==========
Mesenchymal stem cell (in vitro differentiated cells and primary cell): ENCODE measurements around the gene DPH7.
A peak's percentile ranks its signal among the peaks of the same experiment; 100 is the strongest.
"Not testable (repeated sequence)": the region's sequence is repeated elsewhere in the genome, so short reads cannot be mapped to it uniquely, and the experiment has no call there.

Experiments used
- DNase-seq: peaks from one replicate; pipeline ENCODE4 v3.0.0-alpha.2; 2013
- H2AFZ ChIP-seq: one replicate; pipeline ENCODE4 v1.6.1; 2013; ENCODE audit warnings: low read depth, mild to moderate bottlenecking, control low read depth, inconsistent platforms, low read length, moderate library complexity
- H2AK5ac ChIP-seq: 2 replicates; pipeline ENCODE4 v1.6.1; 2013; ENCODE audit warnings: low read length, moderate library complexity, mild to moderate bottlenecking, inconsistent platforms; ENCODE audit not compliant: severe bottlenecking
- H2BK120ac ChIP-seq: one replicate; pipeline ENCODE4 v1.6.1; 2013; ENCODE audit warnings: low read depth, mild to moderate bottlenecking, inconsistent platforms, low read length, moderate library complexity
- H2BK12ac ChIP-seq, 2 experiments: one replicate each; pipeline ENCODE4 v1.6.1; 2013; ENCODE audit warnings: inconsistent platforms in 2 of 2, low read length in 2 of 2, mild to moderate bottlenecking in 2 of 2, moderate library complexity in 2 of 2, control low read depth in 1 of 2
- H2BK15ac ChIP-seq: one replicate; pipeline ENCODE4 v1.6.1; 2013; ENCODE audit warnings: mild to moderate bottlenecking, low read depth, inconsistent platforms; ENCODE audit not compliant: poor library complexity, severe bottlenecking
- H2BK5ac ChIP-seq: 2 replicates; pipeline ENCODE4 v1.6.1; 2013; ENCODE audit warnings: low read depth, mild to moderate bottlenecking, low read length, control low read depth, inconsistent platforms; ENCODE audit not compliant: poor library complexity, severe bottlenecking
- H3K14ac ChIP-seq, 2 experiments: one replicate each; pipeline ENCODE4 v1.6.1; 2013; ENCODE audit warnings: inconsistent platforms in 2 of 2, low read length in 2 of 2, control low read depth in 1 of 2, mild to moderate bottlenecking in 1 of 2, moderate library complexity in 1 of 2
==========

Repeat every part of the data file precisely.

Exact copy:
Mesenchymal stem cell (in vitro differentiated cells and primary cell): ENCODE measurements around the gene DPH7.
A peak's percentile ranks its signal among the peaks of the same experiment; 100 is the strongest.
"Not testable (repeated sequence)": the region's sequence is repeated elsewhere in the genome, so short reads cannot be mapped to it uniquely, and the experiment has no call there.

Experiments used
- DNase-seq: peaks from one replicate; pipeline ENCODE4 v3.0.0-alpha.2; 2013
- H2AFZ ChIP-seq: one replicate; pipeline ENCODE4 v1.6.1; 2013; ENCODE audit warnings: low read depth, mild to moderate bottlenecking, control low read depth, inconsistent platforms, low read length, moderate library complexity
- H2AK5ac ChIP-seq: 2 replicates; pipeline ENCODE4 v1.6.1; 2013; ENCODE audit warnings: low read length, moderate library complexity, mild to moderate bottlenecking, inconsistent platforms; ENCODE audit not compliant: severe bottlenecking
- H2BK120ac ChIP-seq: one replicate; pipeline ENCODE4 v1.6.1; 2013; ENCODE audit warnings: low read depth, mild to moderate bottlenecking, inconsistent platforms, low read length, moderate library complexity
- H2BK12ac ChIP-seq, 2 experiments: one replicate each; pipeline ENCODE4 v1.6.1; 2013; ENCODE audit warnings: inconsistent platforms in 2 of 2, low read length in 2 of 2, mild to moderate bottlenecking in 2 of 2, moderate library complexity in 2 of 2, control low read depth in 1 of 2
- H2BK15ac ChIP-seq: one replicate; pipeline ENCODE4 v1.6.1; 2013; ENCODE audit warnings: mild to moderate bottlenecking, low read depth, inconsistent platforms; ENCODE audit not compliant: poor library complexity, severe bottlenecking
- H2BK5ac ChIP-seq: 2 replicates; pipeline ENCODE4 v1.6.1; 2013; ENCODE audit warnings: low read depth, mild to moderate bottlenecking, low read length, control low read depth, inconsistent platforms; ENCODE audit not compliant: poor library complexity, severe bottlenecking
- H3K14ac ChIP-seq, 2 experiments: one replicate each; pipeline ENCODE4 v1.6.1; 2013; ENCODE audit warnings: inconsistent platforms in 2 of 2, low read length in 2 of 2, control low read depth in 1 of 2, mild to moderate bottlenecking in 1 of 2, moderate library complexity in 1 of 2